Fishing has been a part of my life from an early age. My Dad introduced me to angling and I quickly developed a passion for not only being out on the water fishing, but being outdoors. I have a fascination for catching different species of fish on lures or flies, and I’m as happy exploring the tiniest of streams as I am being out on the open ocean. I’ve been very fortunate to have travelled to some spectacular destinations, both here in the UK and abroad, trying to catch as many species as possible. So far, I’ve caught 230 species.

I work for Farlows fishing, shooting and country clothing store in London, and I’m a Consultant for Fox Rage and Salmo lures. I’m also an Ambassador for the Angling Trust and have fished for England in two disciplines - the England Youth Fly Fishing Team and the Team England Lure Squad.

Through fishing I’ve met some great people and seen some amazing wildlife and scenery, and I’d like to share some of my experiences through my blog...

Thursday, 31 May 2012

World Catfish Classic 2012

This month has been extremely busy. So much so, that I ran out of time to write my monthly blog just before heading out to Spain with a small group from the Shuttleworth and Sparsholt Colleges, to help marshall the World Catfish Classic 2012. So there are two blogs below as there was so much to write about.

Two Sundays ago I had a very hectic day. After dropping my Dad off to fish in a flyfishing match called the Airflo World Bank Masters Final in the morning at Elinor Trout fishery, and watching for a couple of hours, my Mum then gave me a lift to College where 6 of us met before getting a minibus to Stansted and flying to Zaragoza later that afternoon. Once we arrived, Steve Waters, our teacher, and Rob Nunn, a head marshall, had hire cars ready to drive us the 1 hour journey to the quaint village of Chiprana. When we arrived we had tea in the sports hall that would be the central focal point of the World Catfish Classic, before finally arriving on the banks of the mighty River Ebro at around 1am and setting up camp. It seemed weird that only a few hours earlier I was watching one World Championship in England and was now about to watch another in Spain!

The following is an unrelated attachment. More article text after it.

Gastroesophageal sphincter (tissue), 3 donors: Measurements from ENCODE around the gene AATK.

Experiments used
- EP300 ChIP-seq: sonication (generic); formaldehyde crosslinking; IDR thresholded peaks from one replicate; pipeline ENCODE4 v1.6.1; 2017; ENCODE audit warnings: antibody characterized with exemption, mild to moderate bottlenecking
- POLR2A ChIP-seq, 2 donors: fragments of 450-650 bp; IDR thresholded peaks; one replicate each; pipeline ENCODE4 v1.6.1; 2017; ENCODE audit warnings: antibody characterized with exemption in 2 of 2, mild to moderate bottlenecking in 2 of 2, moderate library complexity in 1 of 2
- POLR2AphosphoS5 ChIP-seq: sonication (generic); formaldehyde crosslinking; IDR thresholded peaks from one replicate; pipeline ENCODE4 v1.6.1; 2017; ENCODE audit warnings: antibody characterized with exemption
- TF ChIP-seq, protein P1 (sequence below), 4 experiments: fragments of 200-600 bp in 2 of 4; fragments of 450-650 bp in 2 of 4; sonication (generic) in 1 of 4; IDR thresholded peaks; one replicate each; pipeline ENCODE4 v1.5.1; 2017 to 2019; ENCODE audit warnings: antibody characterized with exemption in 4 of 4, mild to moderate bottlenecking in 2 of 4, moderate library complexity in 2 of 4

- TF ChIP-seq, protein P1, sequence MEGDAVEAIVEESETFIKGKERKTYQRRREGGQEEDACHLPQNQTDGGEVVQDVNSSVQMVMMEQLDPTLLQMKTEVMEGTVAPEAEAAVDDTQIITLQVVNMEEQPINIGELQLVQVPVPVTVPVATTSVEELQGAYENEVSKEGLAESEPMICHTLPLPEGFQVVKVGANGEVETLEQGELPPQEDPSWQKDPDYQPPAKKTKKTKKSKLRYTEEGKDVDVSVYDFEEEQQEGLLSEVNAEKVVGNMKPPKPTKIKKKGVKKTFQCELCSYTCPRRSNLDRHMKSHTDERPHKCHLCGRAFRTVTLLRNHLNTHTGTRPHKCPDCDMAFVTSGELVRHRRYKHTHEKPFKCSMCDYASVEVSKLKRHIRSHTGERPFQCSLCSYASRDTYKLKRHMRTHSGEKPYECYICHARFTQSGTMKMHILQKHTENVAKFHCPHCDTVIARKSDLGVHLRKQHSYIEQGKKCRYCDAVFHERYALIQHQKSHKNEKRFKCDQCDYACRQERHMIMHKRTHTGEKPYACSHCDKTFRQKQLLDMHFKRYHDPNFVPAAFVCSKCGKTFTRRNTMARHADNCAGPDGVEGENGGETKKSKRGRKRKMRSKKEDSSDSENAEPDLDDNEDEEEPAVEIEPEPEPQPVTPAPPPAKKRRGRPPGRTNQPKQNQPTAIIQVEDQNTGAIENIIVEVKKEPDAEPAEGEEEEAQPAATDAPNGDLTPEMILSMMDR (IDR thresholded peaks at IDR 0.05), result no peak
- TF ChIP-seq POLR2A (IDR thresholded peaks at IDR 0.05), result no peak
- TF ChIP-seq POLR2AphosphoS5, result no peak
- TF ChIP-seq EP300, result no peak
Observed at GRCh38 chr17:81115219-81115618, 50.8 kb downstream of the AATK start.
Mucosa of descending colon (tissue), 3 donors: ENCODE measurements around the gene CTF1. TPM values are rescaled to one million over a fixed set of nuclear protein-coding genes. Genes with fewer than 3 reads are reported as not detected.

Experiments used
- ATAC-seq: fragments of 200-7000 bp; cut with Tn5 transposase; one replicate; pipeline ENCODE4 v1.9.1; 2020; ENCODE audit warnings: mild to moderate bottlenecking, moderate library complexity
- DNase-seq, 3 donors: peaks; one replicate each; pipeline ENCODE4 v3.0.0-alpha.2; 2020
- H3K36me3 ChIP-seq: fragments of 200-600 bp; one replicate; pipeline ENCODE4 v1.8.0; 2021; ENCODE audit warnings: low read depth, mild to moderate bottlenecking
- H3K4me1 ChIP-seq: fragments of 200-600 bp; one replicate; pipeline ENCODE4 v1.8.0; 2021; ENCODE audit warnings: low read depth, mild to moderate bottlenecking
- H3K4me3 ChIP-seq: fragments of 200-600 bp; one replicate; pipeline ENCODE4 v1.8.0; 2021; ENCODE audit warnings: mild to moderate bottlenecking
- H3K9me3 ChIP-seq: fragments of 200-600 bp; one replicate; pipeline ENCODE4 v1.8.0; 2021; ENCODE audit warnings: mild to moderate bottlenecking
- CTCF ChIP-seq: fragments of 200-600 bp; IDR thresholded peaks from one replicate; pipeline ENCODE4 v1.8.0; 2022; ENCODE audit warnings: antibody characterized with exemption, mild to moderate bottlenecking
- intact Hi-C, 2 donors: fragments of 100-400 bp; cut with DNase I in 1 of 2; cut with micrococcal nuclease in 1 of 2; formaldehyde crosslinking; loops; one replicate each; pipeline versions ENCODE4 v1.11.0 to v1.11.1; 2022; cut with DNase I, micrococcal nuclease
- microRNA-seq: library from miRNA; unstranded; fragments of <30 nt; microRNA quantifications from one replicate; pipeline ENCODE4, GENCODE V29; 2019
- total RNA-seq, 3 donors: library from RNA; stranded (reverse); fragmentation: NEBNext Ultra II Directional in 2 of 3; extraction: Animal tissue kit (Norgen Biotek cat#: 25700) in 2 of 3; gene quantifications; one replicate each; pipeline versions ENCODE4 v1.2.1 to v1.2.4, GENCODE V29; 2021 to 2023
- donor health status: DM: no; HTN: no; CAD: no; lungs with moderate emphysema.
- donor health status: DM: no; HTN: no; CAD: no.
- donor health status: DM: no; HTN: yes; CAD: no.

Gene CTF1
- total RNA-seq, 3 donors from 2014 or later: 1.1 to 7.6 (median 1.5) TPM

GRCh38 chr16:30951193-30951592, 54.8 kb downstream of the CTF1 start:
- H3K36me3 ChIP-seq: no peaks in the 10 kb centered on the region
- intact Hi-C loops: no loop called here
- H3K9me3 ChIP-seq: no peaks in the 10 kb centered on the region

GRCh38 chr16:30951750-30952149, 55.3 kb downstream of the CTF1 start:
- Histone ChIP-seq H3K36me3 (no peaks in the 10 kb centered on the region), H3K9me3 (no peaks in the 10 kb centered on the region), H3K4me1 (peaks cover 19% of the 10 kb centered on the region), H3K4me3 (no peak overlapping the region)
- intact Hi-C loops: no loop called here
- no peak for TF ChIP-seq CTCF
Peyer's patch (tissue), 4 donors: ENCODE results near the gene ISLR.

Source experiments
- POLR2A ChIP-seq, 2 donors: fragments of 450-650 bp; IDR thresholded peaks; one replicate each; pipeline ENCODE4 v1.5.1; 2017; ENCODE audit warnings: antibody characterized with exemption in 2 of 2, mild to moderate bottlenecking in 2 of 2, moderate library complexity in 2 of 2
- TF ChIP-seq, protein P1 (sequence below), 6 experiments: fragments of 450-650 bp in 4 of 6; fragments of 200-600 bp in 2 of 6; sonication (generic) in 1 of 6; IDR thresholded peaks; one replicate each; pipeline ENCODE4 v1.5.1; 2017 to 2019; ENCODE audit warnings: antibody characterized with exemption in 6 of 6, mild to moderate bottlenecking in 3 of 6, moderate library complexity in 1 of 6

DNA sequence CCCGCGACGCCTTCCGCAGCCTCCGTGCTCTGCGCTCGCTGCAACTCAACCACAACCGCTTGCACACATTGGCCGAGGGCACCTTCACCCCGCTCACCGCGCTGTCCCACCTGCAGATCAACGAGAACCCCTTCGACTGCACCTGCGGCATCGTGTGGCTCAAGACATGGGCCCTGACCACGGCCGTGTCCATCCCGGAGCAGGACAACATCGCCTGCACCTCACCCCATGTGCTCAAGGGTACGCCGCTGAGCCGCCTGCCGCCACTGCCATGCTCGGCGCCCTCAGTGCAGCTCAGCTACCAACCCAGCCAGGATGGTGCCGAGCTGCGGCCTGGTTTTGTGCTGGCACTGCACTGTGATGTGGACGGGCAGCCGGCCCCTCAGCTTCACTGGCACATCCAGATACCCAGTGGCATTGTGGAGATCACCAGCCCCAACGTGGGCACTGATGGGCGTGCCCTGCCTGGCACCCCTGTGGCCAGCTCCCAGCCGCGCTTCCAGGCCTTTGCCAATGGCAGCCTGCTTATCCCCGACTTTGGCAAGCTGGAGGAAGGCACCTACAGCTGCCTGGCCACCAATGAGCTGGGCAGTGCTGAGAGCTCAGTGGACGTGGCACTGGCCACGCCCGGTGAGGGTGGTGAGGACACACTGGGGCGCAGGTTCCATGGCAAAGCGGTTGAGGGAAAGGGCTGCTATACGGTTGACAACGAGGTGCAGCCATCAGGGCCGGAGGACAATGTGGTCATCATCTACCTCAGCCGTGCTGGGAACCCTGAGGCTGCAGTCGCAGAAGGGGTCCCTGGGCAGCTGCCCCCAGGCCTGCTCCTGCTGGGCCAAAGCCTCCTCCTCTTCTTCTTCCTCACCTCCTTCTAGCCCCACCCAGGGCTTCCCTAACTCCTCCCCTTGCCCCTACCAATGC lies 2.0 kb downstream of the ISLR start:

The first two days involved the Shuttleworth boys (Richard Allen, Jason Mackie, Matt Bedding, Joel Scrivener, Brandon Sharp and myself) and some Sparsholt students decorating the presentation hall with banners and flags, pegging swims and giving boat checks to arriving anglers and their teams, making sure all their equipment was safe.

Much of our work was also spent picking up litter and tidying up the river banks around the A, B and C sections where it was pegged. The amount of rubbish left by some visitors was astonishing - and apparently the litter we removed this year wasn't half as much as the year before! Last year, a whopping 25 tonnes of rubbish was collected by the Friends of the Ebro charity. I even picked up an empty beer can and a snake slithered out, as well as finding massive Centipedes and Praying Mantis in amongst the rubbish.

By the Tuesday evening, everything was ready to rock and roll. Flags from the nationalities of all the anglers and event organisers were paraded from the ancient church at the top of the hill in Chiprana, right down to the hall where the opening ceremony would take place. It was an amazing atmosphere, with the beating of the drums and all the locals from this sleepy Spanish village cheering and getting involved in the parade too. Later on that evening, anglers drew their peg scheme at the opening ceremony and returned to their bases before they were allowed to visit their swims at 7am the following morning, ready for the 9am start. The link to the parade is here.

I arrived at Section A, the area I was marshalling, early the next morning. This 2 mile stretch was meant to be notoriously hard for catfishing. With temperatures exceeding 41°C over the three days, it was quite challenging for everybody! As the first day progressed, Section A was living up to it's reputation, as the anglers struggled for bites. This area of the Ebro, a few miles downstream of sections B and C, is renowned for its Carp fishing and last year it held the Spanish Carp qualifier. There were literally hundreds of Carp on the surface all day, and swimming so close in the margins I even managed to stroke one!

In this section I was lucky enough to be marshalling the Spanish Carp fishing champion, Barry Wilson, in the same swim that he won it in, only this time he had to catch Catfish! It was his team-mate, Steve Howard of England that finally broke the deadlock right at the end of the day with a 55kg fish - his first over 100lbs. Shortly after the match ended I was given half an hour to fish using their tackle and I landed a cat of 47kg (104lbs). I was well chuffed!